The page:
Explanation: The changing seasons are a result of the Earth's revolution around the Sun, causing different parts of the Earth to receive varying amounts of sunlight throughout the year.

Q3. Fill in the blanks.
(a) A leap year has __________ number of days.
Ans: 366

Explanation: A leap year has an extra day, making it 366 days. This extra day is added to keep the calendar year synchronized with the astronomical year.

(b) The daily motion of the earth is _____________.
Ans: rotational

Explanation: The Earth's daily motion is its rotation on its own axis, causing day and night.

(c) The earth travels around the sun in ______________ orbit.
Ans: elliptical

Explanation: The Earth's orbit around the Sun is elliptical, meaning it's shaped like an oval.

(d) The sun’s rays fall vertically on the Tropic of ______________ on 21st June.
Ans: Cancer

Explanation: On June 21st, the Sun's rays fall vertically on the Tropic of Cancer, marking the northern hemisphere's summer solstice.

(e) Days are shorter during _____________ season.
Ans: winter

Explanation: In the winter season, the days are shorter because the Northern Hemisphere is tilted away from the Sun.

The document NCERT Solutions for Class 8 Geography Chapter 3 - Motions of The Earth is a part of the Class 6 Course Social Studies (SST) Class 6.
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## FAQs on NCERT Solutions for Class 8 Geography Chapter 3 - Motions of The Earth

 1. What are the different motions of the Earth?
Ans. The Earth has two main motions - rotation and revolution. Rotation refers to the spinning of the Earth on its axis, causing day and night. Revolution refers to the Earth's movement around the Sun, completing one orbit in approximately 365.25 days.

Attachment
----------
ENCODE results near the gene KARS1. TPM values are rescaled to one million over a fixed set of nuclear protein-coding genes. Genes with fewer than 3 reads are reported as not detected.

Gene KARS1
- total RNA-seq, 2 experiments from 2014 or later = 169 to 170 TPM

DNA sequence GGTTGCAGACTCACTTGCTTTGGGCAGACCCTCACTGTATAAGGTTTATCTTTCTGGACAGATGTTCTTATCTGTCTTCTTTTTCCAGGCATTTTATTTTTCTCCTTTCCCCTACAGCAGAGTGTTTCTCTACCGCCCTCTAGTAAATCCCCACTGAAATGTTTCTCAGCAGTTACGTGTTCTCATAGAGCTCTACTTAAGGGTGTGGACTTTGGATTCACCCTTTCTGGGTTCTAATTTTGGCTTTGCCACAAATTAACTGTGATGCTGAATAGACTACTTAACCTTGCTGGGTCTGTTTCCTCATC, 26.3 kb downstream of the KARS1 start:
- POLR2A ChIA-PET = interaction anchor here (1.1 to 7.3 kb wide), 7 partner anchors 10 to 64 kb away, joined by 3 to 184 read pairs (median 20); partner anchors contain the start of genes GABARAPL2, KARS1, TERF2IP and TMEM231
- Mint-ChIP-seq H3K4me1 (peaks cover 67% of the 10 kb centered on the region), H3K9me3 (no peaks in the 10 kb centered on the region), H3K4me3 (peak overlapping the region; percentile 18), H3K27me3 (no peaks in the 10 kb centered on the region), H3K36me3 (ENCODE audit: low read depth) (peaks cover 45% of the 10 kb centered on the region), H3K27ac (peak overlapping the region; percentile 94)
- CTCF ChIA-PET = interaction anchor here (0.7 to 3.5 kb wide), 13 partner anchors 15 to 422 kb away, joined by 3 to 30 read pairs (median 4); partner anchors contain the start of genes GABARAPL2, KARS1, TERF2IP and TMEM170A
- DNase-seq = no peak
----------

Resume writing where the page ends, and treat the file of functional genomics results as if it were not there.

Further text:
2. How does the rotation of the Earth cause day and night?
Ans. The rotation of the Earth on its axis causes day and night. When a particular side of the Earth faces the Sun, it experiences daylight, resulting in daytime. As the Earth continues to rotate, that side moves away from the Sun, causing darkness and nighttime.
 3. What is the duration of the Earth's rotation?
Ans. The Earth takes approximately 24 hours or one day to complete one rotation on its axis. This rotation period determines the length of a day and night cycle on Earth.
 4. What is the impact of the Earth's revolution on the seasons?
Ans. The Earth's revolution around the Sun is responsible for the changing seasons. As the Earth orbits the Sun, its axis remains tilted at an angle of about 23.5 degrees. This tilt causes different parts of the Earth to receive varying amounts of sunlight throughout the year, leading to the four seasons - spring, summer, autumn, and winter.
 5. How long does the Earth take to complete one revolution around the Sun?
Ans. The Earth takes approximately 365.25 days or one year to complete one revolution around the Sun. This extra quarter of a day is compensated every four years by adding a leap day to the calendar, making it a leap year with 366 days.